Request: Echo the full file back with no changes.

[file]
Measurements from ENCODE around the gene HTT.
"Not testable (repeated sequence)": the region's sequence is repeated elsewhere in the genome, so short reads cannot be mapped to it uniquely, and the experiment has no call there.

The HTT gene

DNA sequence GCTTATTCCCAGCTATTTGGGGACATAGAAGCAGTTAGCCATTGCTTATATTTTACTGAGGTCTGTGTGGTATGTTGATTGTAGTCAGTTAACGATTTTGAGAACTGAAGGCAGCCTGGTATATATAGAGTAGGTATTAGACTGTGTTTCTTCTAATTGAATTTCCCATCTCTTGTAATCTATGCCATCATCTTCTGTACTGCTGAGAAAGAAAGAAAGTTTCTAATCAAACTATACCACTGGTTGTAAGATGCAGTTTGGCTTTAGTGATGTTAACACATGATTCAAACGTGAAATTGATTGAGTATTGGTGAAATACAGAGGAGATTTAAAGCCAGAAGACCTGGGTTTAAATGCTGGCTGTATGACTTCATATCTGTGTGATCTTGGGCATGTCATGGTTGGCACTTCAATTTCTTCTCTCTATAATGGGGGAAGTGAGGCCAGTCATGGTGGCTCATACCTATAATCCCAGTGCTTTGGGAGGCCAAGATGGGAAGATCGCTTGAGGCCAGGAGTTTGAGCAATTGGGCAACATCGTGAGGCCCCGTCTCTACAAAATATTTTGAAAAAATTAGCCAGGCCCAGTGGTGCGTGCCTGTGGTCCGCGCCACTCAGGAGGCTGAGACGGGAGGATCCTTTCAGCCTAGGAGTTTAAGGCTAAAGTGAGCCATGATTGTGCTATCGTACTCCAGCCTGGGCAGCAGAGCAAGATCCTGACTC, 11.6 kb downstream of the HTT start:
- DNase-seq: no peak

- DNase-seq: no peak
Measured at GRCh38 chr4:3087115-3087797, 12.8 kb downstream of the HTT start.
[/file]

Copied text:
Measurements from ENCODE around the gene HTT.
"Not testable (repeated sequence)": the region's sequence is repeated elsewhere in the genome, so short reads cannot be mapped to it uniquely, and the experiment has no call there.

The HTT gene

DNA sequence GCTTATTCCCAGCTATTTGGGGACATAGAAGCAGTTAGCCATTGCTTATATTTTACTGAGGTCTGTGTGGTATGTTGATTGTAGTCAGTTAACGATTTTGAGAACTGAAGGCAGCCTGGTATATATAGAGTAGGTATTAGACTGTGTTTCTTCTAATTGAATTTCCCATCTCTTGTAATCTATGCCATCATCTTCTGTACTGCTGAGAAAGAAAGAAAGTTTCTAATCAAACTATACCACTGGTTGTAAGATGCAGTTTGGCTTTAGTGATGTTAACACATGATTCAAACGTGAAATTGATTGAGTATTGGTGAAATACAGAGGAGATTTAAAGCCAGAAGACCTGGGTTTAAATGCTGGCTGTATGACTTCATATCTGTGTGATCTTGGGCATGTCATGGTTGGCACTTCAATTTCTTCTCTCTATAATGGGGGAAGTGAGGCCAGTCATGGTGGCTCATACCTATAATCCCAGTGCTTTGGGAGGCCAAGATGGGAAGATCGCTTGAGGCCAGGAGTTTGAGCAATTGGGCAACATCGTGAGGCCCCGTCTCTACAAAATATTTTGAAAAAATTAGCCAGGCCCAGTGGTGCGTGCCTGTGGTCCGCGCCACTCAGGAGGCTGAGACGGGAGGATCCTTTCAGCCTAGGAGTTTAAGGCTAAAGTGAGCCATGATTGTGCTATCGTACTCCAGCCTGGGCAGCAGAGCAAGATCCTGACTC, 11.6 kb downstream of the HTT start:
- DNase-seq: no peak

- DNase-seq: no peak
Measured at GRCh38 chr4:3087115-3087797, 12.8 kb downstream of the HTT start.